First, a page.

In the U.S. and around the globe, the spread of nuclear weapons is seen as a major threat, but not overwhelmingly so. Those concerned, however, look to the U.S. for leadership.
Strengthening the nation's economy and improving the job situation continue to top nation's priority list. However, shifts have occurred on the priority give to two issues: energy (down) and the budget deficit (up). Extremely large partisan gaps exist on the importance of health care and global warming.
The government's ratings for reducing the threat of terrorism have slipped, and Americans are increasingly more concerned with safety than civil liberties. Domestically, few see an upside to health care reform, and the national mood remains grim. Yet President Obama's political standing is little affected, and his personal image remains positive.
A new survey of both the public and members of the Council on Foreign Relations finds an increasingly isolationist sentiment among Americans. The public also differs with CFR members on increasing troop levels in Afghanistan, the threat posed by China and the use of torture.
Just more than half (52%) of Americans say they are very concerned about the possible rise of Islamic extremism in the U.S., up from 46% in April 2007.
While both Americans and Western Europeans generally believe the "Af-Pak" region potentially poses significant threats to national security, they do not share a common view about the deployment of military forces in Afghanistan.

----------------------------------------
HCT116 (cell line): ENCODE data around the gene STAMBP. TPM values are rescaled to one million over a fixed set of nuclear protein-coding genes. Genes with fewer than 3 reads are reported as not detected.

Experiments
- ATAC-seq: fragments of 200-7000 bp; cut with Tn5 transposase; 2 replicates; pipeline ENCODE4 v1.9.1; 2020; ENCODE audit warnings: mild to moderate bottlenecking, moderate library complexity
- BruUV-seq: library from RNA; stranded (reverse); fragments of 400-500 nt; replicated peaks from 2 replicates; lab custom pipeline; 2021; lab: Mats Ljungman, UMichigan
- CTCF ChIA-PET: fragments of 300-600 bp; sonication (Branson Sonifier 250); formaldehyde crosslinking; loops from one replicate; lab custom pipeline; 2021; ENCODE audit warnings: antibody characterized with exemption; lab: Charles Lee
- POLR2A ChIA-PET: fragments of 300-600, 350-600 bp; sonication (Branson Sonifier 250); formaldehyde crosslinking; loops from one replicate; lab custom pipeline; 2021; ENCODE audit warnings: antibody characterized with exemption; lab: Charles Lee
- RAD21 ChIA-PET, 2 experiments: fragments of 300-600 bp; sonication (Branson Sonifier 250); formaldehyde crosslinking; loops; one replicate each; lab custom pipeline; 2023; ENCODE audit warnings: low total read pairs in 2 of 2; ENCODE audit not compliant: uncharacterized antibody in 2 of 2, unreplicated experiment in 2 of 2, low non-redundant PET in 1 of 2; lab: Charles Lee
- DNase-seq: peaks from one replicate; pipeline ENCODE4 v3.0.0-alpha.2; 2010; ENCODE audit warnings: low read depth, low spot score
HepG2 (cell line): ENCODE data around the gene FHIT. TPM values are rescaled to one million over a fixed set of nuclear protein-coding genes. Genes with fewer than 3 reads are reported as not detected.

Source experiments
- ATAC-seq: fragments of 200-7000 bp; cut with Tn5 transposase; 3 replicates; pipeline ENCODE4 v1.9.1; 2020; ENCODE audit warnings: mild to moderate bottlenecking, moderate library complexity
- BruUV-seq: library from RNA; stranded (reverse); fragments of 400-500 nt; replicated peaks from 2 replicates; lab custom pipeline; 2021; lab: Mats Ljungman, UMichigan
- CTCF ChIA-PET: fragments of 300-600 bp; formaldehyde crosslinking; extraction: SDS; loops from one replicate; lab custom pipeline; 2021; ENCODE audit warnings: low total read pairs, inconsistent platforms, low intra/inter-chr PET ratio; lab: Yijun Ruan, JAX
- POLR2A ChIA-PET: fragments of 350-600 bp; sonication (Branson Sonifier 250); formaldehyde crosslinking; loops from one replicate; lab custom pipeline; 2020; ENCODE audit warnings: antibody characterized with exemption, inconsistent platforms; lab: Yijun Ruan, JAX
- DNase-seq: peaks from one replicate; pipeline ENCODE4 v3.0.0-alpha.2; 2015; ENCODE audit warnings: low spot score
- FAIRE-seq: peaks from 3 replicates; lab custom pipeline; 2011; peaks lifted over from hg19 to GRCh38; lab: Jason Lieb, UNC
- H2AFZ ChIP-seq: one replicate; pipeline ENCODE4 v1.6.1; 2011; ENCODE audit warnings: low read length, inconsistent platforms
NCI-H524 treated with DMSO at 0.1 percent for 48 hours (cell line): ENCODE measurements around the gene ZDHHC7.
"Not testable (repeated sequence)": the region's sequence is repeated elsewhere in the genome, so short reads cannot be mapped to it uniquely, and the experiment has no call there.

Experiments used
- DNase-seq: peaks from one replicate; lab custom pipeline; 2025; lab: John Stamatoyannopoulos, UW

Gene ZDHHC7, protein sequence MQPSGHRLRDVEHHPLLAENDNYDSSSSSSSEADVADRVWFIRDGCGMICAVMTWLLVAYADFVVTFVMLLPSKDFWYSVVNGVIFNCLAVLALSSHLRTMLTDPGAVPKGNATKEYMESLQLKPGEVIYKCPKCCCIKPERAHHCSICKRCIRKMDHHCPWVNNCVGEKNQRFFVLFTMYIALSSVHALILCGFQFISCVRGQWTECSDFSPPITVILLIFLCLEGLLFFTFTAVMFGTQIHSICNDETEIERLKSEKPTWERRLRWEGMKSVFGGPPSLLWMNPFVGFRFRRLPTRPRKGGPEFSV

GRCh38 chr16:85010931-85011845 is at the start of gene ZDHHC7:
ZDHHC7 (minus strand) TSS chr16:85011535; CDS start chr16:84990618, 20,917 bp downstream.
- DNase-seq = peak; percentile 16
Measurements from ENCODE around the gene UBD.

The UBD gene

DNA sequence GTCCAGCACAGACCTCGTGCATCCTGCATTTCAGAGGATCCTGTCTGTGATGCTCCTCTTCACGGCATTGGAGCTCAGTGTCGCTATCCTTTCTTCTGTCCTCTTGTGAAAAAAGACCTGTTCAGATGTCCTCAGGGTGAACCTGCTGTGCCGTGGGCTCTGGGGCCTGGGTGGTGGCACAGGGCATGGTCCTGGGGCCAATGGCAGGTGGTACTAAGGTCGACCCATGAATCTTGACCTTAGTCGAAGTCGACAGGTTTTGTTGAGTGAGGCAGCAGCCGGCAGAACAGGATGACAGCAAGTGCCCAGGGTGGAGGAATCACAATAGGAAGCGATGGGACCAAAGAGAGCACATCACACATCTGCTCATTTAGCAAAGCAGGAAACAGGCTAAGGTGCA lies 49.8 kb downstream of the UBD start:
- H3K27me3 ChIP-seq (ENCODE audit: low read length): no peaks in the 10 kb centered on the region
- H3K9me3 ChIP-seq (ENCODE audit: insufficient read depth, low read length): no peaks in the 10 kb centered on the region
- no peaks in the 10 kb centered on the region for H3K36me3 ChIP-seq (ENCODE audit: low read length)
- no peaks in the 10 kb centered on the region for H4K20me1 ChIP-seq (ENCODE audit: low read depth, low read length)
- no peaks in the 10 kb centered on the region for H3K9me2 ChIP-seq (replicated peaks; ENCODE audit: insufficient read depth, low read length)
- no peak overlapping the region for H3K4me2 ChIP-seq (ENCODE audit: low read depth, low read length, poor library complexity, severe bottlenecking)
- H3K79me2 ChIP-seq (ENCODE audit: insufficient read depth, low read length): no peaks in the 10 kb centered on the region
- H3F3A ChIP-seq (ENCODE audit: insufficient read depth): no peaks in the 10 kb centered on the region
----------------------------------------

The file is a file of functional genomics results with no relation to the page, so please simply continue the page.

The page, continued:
About six-in-ten Americans feel it is more important to prevent Iran from obtaining nuclear weapons with military force than to avoid conflict. However, most also approve of direct negotiations and tougher economic sanctions. The efficacy of diplomacy is questioned, though.
A solid majority of Americans continue to approve of Barack Obama’s job performance, although they express mixed views of several of his policies. Only about one-in-five Americans (21%) say the U.S. is less safe from terrorism under the Obama administration than under the Bush administration
Amid intense debate over the use of torture against suspected terrorists, public opinion about this issue remains about equally divided overall, although Republicans are far more likely than Democrats to say it is at least sometimes justified.
Obama receives positive ratings for his handling of terrorism but the public remains deeply divided over how best to defend the nation against the threat.